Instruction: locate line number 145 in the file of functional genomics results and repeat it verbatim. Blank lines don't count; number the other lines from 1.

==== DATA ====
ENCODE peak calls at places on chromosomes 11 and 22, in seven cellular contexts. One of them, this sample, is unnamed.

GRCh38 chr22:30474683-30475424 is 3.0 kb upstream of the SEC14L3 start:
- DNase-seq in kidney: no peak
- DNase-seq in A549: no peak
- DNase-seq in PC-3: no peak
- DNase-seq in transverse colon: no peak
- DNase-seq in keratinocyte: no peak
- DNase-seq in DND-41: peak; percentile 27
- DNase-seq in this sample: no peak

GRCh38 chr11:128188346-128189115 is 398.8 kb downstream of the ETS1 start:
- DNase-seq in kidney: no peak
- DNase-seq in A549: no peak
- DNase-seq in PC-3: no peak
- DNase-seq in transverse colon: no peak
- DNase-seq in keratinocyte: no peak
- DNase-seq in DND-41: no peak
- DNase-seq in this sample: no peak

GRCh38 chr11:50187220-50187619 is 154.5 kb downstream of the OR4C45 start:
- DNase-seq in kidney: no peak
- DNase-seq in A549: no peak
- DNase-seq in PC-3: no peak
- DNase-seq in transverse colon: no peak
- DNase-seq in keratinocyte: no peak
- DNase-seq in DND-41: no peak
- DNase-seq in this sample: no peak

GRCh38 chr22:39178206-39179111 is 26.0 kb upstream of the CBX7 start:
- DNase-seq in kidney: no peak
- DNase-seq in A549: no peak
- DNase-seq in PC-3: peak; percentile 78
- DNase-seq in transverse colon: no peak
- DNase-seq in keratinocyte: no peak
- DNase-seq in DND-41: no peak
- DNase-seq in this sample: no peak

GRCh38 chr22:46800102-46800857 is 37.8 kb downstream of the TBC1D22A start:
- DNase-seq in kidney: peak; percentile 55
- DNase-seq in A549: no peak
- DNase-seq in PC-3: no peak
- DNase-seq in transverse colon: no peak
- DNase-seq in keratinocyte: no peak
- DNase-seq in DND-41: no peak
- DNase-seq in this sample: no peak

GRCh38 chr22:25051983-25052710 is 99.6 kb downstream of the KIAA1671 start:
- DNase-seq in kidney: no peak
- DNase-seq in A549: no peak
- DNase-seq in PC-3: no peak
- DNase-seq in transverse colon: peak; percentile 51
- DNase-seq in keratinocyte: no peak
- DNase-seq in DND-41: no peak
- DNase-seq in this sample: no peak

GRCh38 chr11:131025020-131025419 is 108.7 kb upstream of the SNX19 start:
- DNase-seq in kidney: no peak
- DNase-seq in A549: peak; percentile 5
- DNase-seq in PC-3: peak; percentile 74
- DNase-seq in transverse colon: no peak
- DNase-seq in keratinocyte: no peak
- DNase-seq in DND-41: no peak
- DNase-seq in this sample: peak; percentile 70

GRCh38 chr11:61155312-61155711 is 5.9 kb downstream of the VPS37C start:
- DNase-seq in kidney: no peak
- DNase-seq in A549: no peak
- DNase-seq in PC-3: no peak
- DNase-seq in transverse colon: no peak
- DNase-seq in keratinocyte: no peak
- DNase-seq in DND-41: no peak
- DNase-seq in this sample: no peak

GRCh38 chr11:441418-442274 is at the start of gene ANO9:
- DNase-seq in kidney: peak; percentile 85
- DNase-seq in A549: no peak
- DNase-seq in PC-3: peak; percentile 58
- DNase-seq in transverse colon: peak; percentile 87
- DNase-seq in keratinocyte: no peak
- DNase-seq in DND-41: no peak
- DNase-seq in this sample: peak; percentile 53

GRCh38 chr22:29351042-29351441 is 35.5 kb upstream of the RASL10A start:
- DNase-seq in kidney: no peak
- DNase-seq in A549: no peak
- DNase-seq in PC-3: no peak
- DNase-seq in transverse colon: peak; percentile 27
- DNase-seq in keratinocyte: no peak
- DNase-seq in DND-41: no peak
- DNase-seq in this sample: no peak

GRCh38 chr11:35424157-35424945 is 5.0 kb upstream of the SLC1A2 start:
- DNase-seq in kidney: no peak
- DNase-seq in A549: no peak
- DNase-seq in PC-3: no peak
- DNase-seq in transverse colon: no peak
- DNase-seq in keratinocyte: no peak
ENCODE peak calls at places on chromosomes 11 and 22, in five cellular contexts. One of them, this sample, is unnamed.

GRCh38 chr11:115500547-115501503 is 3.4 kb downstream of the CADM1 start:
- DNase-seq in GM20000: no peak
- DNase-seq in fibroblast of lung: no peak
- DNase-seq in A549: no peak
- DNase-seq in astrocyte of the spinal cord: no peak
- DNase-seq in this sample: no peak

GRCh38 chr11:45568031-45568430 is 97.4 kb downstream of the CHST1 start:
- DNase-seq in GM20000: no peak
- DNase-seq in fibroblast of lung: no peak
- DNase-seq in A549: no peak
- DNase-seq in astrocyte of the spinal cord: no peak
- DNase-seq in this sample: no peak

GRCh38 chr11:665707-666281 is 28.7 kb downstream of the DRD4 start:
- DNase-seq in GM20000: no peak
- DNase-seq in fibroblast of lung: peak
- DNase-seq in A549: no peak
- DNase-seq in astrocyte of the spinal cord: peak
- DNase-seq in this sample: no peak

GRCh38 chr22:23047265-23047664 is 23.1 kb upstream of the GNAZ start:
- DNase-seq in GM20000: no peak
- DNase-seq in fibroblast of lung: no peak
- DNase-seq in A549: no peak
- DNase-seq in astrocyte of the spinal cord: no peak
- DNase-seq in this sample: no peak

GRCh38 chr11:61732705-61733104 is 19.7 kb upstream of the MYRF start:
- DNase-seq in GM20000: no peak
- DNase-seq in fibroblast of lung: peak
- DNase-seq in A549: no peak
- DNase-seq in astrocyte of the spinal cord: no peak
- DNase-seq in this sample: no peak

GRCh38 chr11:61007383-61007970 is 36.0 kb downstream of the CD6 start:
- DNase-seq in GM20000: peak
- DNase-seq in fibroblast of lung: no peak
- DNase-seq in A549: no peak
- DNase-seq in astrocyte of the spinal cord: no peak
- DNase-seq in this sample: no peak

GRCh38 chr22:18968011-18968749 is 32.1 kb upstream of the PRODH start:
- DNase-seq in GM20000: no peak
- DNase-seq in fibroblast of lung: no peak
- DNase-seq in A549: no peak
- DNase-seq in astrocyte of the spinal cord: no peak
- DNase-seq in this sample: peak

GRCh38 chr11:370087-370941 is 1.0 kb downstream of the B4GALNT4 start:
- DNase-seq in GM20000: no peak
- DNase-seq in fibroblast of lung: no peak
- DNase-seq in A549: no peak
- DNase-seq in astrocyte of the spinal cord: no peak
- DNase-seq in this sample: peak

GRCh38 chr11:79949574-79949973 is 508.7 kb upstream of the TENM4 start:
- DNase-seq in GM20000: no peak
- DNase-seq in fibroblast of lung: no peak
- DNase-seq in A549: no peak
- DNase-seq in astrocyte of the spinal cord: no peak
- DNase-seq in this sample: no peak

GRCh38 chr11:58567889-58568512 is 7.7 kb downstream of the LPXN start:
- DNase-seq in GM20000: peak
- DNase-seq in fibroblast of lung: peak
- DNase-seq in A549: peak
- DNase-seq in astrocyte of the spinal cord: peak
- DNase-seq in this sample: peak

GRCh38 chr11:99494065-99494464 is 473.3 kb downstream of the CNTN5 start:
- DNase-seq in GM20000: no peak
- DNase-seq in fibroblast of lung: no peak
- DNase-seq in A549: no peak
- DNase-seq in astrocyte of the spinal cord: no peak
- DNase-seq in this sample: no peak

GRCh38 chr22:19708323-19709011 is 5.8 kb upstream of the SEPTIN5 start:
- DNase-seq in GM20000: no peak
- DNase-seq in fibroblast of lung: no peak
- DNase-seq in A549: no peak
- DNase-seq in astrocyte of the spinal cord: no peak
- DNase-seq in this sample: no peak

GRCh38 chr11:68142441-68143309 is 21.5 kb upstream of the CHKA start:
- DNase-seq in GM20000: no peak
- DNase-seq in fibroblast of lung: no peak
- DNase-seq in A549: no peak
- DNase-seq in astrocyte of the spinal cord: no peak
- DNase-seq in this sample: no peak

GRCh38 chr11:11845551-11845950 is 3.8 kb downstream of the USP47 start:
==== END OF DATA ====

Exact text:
- DNase-seq in fibroblast of lung: peak